Hyundai and Kia Thefts Keep Rising Despite Security Fix

Nearly three months ago, Hyundai and Kia unveiled software that was designed to thwart an epidemic of thefts of their vehicles.

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AP Photo/David Zalubowski

Nearly three months ago, Hyundai and Kia unveiled software that was designed to thwart an epidemic of thefts of their vehicles, caused by a security flaw that was exposed on TikTok and other social media sites.

So far, it hasn't solved the problem. Across the country, thieves are still driving off with the vehicles at an alarming rate.

Data from seven U.S. cities gathered by The Associated Press shows that the number of Hyundai and Kia thefts is still growing despite the companies' efforts to fix the glitch, which makes 8.3 million vehicles relatively easy targets for thieves.

From Minneapolis, Cleveland and St. Louis to New York, Seattle, Atlanta and Grand Rapids, Michigan, police have reported substantial year-over-year increases in Hyundai and Kia theft reports through April. An eighth city, Denver, which was hit early by the theft outbreak, reported a 23% decline from 2022 levels but still endured a high number of thefts.

So far this year, Minneapolis police have received 1,899 Kia and Hyundai theft reports, nearly 18 times the number for the same period in 2022.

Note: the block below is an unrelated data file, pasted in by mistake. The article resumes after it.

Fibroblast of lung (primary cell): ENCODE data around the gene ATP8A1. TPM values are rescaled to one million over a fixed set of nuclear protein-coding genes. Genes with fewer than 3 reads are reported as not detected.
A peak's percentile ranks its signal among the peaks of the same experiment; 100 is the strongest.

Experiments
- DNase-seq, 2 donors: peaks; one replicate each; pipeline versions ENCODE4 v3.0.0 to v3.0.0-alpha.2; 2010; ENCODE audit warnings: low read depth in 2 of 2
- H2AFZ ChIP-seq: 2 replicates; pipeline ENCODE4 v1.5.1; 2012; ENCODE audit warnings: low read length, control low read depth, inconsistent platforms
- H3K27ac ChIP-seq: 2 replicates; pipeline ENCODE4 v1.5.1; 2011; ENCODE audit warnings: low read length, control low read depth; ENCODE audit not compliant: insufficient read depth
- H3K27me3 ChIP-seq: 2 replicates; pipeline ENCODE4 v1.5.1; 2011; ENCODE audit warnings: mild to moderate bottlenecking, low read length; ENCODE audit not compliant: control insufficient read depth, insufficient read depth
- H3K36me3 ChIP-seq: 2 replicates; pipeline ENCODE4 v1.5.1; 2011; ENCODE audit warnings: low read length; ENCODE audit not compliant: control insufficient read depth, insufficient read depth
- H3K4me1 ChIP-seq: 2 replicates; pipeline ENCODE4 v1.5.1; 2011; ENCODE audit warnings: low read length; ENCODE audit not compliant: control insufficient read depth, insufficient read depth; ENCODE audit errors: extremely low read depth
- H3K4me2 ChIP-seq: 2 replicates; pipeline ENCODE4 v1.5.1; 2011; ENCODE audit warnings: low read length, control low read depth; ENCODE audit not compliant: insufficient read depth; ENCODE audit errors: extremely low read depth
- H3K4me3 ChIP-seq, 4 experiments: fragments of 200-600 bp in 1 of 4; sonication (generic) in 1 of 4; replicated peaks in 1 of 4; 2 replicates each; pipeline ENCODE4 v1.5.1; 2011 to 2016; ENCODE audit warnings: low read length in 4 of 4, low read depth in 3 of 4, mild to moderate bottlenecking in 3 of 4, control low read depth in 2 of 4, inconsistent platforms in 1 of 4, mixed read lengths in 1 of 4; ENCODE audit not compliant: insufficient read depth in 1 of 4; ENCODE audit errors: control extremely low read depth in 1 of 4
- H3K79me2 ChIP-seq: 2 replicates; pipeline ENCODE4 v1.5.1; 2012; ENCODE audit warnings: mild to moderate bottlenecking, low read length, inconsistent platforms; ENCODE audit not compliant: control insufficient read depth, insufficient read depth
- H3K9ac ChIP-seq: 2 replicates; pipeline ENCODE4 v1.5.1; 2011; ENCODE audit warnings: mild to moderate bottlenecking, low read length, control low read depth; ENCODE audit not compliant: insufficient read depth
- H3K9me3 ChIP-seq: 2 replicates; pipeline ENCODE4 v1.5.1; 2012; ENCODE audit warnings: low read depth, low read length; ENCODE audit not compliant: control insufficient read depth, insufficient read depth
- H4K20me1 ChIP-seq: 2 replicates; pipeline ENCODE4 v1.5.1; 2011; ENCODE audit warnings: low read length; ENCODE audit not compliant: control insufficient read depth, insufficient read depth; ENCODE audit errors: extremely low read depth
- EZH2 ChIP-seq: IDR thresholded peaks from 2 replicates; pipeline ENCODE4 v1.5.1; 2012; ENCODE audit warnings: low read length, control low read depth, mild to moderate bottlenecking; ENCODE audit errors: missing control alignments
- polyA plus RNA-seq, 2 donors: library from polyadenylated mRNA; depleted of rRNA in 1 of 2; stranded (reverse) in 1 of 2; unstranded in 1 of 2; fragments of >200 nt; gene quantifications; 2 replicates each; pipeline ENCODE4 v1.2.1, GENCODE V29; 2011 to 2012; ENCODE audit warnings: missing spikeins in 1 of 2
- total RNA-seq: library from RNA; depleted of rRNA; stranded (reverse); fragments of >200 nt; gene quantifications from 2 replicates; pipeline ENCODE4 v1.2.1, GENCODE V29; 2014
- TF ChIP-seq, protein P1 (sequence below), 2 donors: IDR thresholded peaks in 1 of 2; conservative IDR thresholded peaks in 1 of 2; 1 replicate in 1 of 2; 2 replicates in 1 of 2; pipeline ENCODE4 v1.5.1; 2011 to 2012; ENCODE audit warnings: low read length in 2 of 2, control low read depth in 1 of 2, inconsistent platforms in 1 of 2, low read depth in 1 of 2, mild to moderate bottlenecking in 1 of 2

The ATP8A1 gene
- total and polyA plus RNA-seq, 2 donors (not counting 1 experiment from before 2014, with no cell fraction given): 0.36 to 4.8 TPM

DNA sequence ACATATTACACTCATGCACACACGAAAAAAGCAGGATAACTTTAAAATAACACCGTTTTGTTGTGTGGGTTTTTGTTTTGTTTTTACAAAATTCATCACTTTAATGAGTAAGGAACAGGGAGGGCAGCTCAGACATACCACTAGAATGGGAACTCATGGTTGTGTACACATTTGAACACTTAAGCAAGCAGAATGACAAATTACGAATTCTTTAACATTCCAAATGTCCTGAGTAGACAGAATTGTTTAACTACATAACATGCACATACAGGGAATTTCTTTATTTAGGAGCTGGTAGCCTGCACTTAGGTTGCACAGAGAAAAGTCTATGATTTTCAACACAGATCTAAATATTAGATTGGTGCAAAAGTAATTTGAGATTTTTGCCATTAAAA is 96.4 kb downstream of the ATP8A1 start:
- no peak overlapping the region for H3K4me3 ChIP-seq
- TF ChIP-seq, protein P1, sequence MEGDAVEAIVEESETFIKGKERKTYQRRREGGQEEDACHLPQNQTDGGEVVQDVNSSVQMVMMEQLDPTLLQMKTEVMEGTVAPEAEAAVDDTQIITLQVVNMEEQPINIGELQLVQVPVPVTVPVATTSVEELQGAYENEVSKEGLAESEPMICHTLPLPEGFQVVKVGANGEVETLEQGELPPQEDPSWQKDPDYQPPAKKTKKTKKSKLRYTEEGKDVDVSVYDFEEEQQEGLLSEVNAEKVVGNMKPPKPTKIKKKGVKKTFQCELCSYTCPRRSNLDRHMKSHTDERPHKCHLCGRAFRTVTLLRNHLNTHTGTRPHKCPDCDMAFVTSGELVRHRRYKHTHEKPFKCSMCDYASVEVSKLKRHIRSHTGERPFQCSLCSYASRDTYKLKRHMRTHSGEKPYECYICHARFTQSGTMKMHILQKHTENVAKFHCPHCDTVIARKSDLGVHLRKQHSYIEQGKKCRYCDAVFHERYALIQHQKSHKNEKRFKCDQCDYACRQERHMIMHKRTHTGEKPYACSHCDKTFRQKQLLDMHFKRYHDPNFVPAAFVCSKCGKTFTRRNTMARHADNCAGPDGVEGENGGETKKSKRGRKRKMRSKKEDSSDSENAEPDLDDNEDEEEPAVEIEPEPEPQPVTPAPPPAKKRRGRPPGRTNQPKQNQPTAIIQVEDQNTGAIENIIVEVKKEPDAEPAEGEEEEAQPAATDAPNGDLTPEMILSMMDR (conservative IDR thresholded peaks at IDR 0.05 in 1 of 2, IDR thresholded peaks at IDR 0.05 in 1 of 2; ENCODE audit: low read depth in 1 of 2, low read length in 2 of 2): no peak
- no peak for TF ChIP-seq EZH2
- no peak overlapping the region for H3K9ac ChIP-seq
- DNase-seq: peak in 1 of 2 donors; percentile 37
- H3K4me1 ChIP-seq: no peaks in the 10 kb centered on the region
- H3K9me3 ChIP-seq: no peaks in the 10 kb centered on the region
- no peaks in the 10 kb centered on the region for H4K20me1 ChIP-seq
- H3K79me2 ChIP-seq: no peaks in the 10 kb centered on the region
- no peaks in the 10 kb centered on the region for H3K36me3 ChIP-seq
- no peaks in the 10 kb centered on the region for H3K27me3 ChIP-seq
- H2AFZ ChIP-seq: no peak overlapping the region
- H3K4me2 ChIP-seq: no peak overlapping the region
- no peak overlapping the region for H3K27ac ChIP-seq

"The scope of the problem is only expanding and is exponentially worse than it has been in the past," Brian O'Hara, the police chief of Minneapolis, said in an email. "We have some weeks where nearly as many Kias and Hyundais are stolen in a week as had previously been stolen in a year."

The most recent nationwide numbers on Hyundai and Kia thefts aren't yet publicly available. The figures for early 2023, as calculated by the Insurance Institute for Highway Safety, will be released until later this year. (Hyundai and Kia are part of the same South Korean corporate family.)

Some U.S. cities have reported that 60% or more of their auto theft reports now involve Hyundais or Kias. Videos on TikTok and other sites that illustrate how to start and steal Kia and Hyundai models โ€” using only a screwdriver and a USB cable โ€” have allowed the thefts to spread across the nation since late 2021.

In New York, the Hyundai-Kia theft problem has grown so worrisome that the city held a news conference last last month to offer owners devices that can track their vehicles if they're stolen. Police there reported 966 Hyundai and Kia thefts as of April 30 โ€” nearly seven times the number in the same period of 2022.